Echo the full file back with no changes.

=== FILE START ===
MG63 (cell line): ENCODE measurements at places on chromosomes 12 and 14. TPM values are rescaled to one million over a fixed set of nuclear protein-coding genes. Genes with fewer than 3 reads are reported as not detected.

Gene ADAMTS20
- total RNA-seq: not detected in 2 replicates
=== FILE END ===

MG63 (cell line): ENCODE measurements at places on chromosomes 12 and 14. TPM values are rescaled to one million over a fixed set of nuclear protein-coding genes. Genes with fewer than 3 reads are reported as not detected.

Gene ADAMTS20
- total RNA-seq: not detected in 2 replicates